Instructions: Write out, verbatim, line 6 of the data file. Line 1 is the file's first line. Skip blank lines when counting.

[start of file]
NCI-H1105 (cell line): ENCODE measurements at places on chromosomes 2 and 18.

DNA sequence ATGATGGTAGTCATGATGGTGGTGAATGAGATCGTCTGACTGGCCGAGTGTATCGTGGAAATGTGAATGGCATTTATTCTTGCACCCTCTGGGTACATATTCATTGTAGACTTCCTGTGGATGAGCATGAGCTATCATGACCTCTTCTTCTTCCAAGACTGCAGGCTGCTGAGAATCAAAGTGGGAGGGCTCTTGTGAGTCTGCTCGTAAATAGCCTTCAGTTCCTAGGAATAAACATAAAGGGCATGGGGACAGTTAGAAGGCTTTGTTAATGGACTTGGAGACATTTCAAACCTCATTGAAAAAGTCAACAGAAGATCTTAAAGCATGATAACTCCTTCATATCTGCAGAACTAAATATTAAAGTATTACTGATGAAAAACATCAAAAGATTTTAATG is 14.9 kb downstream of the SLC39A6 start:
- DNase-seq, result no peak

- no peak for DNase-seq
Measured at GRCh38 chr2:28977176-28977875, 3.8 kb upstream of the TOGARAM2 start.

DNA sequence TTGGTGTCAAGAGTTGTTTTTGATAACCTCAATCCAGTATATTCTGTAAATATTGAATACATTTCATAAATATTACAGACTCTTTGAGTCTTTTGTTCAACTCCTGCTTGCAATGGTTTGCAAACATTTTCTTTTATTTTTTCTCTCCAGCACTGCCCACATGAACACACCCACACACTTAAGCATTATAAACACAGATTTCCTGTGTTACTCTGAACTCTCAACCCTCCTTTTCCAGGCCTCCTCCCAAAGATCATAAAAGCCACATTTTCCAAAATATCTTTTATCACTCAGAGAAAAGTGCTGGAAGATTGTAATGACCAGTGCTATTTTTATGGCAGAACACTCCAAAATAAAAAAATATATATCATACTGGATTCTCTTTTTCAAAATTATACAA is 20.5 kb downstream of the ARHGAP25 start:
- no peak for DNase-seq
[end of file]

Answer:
DNA sequence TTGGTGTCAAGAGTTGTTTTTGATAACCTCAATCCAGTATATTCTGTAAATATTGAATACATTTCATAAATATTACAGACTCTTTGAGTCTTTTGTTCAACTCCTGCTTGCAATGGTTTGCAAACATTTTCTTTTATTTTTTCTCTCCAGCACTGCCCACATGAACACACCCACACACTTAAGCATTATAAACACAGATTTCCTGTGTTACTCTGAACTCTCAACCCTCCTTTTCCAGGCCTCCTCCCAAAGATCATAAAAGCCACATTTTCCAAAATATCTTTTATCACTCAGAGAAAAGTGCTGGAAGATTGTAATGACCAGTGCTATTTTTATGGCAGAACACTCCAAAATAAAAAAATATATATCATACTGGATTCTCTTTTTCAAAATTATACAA is 20.5 kb downstream of the ARHGAP25 start: